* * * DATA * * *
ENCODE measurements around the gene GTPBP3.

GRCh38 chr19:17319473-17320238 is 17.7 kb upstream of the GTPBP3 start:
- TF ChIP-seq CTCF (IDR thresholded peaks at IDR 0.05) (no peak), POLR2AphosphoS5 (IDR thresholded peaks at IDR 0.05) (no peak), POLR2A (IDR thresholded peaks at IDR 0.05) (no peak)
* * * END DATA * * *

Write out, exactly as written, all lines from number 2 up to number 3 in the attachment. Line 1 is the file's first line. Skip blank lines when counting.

GRCh38 chr19:17319473-17320238 is 17.7 kb upstream of the GTPBP3 start:
- TF ChIP-seq CTCF (IDR thresholded peaks at IDR 0.05) (no peak), POLR2AphosphoS5 (IDR thresholded peaks at IDR 0.05) (no peak), POLR2A (IDR thresholded peaks at IDR 0.05) (no peak)